I let my arm press against hers in the way people who are comfortable can. Outside the window it was dark and there were cars and orange roads. I craned my neck like a child.

The plane leaned downward.

“Did you see Brisbane as we were flying in?” I asked.

She looked up from her book.

“No,” she said.

The girl had spent some time with me in the spring. Her apartment smelled like hardwood and linen. She would sit with her legs pulled up or lean into me and let her hair fall like curtains.

“I just want to read this book,” she said.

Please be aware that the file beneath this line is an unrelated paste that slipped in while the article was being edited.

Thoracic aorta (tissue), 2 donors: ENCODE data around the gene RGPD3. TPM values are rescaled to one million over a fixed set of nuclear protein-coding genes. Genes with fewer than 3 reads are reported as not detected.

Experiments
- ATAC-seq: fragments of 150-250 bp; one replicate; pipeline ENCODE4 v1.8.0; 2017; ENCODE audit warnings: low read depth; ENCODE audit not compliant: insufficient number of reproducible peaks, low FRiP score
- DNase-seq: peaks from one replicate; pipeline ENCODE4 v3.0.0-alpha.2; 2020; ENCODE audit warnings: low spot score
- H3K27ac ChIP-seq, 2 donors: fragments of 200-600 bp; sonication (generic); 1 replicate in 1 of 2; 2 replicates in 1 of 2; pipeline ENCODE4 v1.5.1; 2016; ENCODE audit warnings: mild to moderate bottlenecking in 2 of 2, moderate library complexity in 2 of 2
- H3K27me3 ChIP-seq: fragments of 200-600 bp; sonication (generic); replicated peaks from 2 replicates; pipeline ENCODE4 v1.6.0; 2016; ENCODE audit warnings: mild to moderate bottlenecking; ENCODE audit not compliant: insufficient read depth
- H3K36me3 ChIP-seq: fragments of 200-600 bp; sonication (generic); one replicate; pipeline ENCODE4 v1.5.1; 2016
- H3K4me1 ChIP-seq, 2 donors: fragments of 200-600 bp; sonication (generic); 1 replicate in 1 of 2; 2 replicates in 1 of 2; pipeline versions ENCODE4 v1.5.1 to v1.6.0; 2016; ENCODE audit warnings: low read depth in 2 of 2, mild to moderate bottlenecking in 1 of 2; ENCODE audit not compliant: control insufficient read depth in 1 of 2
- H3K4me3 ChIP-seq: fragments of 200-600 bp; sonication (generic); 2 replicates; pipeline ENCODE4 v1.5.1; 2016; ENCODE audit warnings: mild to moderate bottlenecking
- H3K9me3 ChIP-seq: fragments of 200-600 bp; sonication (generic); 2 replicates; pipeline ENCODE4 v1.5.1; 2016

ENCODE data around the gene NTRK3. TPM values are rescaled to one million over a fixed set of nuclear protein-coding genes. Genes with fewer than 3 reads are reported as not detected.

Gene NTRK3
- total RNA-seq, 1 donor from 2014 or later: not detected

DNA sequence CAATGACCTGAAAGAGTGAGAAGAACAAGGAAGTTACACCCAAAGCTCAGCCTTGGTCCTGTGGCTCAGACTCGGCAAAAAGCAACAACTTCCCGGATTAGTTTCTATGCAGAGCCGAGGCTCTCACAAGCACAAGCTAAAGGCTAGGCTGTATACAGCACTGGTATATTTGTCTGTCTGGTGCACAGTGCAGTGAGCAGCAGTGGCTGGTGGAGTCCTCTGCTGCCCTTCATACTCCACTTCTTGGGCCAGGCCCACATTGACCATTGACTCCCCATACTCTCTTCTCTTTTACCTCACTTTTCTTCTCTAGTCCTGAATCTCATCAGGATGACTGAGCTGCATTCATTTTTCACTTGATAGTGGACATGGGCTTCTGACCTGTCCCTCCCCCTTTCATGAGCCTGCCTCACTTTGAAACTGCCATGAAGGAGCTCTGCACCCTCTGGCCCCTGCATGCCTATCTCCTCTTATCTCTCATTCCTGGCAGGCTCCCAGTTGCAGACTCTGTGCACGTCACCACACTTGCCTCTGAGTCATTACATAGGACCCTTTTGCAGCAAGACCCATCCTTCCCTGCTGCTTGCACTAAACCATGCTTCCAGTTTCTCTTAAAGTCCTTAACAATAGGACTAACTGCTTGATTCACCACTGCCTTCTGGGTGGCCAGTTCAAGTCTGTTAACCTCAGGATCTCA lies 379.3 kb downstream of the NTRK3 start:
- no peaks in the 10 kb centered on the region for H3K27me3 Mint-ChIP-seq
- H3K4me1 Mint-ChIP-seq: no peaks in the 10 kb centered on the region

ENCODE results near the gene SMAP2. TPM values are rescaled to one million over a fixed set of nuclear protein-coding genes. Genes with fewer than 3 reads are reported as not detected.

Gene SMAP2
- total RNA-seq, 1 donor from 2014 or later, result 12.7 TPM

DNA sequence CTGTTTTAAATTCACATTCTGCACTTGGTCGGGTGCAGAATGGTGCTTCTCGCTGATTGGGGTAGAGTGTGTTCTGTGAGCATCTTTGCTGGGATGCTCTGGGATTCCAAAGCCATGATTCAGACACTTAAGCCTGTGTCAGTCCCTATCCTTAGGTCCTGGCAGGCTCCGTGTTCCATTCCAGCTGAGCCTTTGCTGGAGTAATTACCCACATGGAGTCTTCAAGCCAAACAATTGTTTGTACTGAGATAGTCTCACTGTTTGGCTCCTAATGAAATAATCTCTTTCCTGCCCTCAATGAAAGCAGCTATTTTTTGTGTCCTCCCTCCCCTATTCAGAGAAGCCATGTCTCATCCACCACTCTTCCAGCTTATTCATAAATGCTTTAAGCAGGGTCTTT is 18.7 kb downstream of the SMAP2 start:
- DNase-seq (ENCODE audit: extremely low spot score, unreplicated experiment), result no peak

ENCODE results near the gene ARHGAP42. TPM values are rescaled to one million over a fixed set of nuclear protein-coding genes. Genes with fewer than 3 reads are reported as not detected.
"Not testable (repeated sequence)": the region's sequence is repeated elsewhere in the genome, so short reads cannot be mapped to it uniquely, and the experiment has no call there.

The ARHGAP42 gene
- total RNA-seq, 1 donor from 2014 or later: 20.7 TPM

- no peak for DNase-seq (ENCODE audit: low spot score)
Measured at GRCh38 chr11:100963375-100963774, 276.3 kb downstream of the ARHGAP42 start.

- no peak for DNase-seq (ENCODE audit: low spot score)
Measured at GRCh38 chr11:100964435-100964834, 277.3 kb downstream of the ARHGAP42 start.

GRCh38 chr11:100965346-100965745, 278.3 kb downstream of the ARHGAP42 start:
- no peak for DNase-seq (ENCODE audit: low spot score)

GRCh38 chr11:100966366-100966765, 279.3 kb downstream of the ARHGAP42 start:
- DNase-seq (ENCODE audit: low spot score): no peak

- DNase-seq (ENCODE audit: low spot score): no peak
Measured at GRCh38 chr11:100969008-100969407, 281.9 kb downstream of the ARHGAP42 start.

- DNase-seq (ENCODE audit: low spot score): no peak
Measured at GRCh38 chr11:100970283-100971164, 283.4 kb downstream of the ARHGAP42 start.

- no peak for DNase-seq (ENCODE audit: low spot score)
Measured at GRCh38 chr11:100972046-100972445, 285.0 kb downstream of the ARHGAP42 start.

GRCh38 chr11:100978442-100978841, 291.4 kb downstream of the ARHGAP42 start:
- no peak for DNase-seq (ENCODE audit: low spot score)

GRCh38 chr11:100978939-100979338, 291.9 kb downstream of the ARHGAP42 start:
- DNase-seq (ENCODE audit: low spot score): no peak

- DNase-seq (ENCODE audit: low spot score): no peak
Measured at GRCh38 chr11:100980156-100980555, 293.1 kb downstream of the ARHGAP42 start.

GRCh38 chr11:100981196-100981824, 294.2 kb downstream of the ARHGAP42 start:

I turned toward the window and turned off my overhead light.

We were on the kind of trip students like us took to become better people. We went through customs and paid cab drivers. We learned small differences: the colors at intersections, the labelson cigarettes. The people there didn’t bark their words as if each had its own significance separate from the ones that surrounded it.



Dylan Nice is from central Pennsylvania—this is his favorite things to tell people. His work has appeared in NOON, Unsaid, Quick Fiction, and Gigantic. He now lives in Iowa.

(continue reading “We’ll Both Feel Better” in DEWCLAW Issue 2)